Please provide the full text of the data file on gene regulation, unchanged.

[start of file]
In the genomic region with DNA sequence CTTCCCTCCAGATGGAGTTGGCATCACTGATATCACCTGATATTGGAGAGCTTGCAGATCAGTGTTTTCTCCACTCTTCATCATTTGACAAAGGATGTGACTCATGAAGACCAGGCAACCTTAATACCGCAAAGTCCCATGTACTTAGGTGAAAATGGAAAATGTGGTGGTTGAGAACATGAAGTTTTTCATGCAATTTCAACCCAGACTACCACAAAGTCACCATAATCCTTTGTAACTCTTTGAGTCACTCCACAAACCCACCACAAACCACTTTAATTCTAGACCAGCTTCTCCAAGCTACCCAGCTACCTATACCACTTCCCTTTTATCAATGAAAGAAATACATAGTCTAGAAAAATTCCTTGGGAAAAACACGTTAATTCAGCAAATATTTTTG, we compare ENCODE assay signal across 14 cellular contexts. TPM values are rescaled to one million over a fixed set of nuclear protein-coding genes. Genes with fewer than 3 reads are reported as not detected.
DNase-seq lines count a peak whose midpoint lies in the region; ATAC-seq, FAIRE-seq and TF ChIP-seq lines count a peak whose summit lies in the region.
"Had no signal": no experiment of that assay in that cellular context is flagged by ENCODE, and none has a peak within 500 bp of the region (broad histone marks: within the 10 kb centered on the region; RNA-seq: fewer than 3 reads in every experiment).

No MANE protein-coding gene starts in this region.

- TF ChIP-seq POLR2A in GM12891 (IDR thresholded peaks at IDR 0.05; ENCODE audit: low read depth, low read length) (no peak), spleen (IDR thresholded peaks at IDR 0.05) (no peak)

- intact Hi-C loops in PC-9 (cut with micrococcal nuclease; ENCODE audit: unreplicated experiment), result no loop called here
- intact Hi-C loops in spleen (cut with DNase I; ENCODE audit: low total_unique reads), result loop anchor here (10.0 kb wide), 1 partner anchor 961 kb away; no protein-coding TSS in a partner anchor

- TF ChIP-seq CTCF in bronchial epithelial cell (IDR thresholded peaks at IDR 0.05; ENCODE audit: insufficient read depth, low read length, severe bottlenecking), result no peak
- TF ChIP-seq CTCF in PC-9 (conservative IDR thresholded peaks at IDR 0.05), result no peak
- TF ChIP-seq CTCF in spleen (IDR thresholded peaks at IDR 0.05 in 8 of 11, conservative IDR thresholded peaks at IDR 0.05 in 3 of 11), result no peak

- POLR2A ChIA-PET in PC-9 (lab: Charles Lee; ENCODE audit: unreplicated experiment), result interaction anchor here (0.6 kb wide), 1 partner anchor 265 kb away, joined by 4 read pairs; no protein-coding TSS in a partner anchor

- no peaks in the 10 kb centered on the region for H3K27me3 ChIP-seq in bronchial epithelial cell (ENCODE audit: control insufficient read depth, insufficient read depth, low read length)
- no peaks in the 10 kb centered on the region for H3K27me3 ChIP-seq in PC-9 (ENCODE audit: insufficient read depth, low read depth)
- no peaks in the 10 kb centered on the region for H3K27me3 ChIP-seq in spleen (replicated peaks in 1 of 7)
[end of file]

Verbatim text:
In the genomic region with DNA sequence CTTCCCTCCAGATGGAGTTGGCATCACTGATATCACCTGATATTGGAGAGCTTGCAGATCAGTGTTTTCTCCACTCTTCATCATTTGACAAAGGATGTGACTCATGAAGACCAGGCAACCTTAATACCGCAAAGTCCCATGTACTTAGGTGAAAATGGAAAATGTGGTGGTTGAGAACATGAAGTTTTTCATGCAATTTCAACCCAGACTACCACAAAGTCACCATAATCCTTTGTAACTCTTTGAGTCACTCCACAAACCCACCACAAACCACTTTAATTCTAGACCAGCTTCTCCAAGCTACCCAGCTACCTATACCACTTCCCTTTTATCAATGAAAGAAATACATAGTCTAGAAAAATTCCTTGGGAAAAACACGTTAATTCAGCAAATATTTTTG, we compare ENCODE assay signal across 14 cellular contexts. TPM values are rescaled to one million over a fixed set of nuclear protein-coding genes. Genes with fewer than 3 reads are reported as not detected.
DNase-seq lines count a peak whose midpoint lies in the region; ATAC-seq, FAIRE-seq and TF ChIP-seq lines count a peak whose summit lies in the region.
"Had no signal": no experiment of that assay in that cellular context is flagged by ENCODE, and none has a peak within 500 bp of the region (broad histone marks: within the 10 kb centered on the region; RNA-seq: fewer than 3 reads in every experiment).

No MANE protein-coding gene starts in this region.

- TF ChIP-seq POLR2A in GM12891 (IDR thresholded peaks at IDR 0.05; ENCODE audit: low read depth, low read length) (no peak), spleen (IDR thresholded peaks at IDR 0.05) (no peak)

- intact Hi-C loops in PC-9 (cut with micrococcal nuclease; ENCODE audit: unreplicated experiment), result no loop called here
- intact Hi-C loops in spleen (cut with DNase I; ENCODE audit: low total_unique reads), result loop anchor here (10.0 kb wide), 1 partner anchor 961 kb away; no protein-coding TSS in a partner anchor

- TF ChIP-seq CTCF in bronchial epithelial cell (IDR thresholded peaks at IDR 0.05; ENCODE audit: insufficient read depth, low read length, severe bottlenecking), result no peak
- TF ChIP-seq CTCF in PC-9 (conservative IDR thresholded peaks at IDR 0.05), result no peak
- TF ChIP-seq CTCF in spleen (IDR thresholded peaks at IDR 0.05 in 8 of 11, conservative IDR thresholded peaks at IDR 0.05 in 3 of 11), result no peak

- POLR2A ChIA-PET in PC-9 (lab: Charles Lee; ENCODE audit: unreplicated experiment), result interaction anchor here (0.6 kb wide), 1 partner anchor 265 kb away, joined by 4 read pairs; no protein-coding TSS in a partner anchor

- no peaks in the 10 kb centered on the region for H3K27me3 ChIP-seq in bronchial epithelial cell (ENCODE audit: control insufficient read depth, insufficient read depth, low read length)
- no peaks in the 10 kb centered on the region for H3K27me3 ChIP-seq in PC-9 (ENCODE audit: insufficient read depth, low read depth)
- no peaks in the 10 kb centered on the region for H3K27me3 ChIP-seq in spleen (replicated peaks in 1 of 7)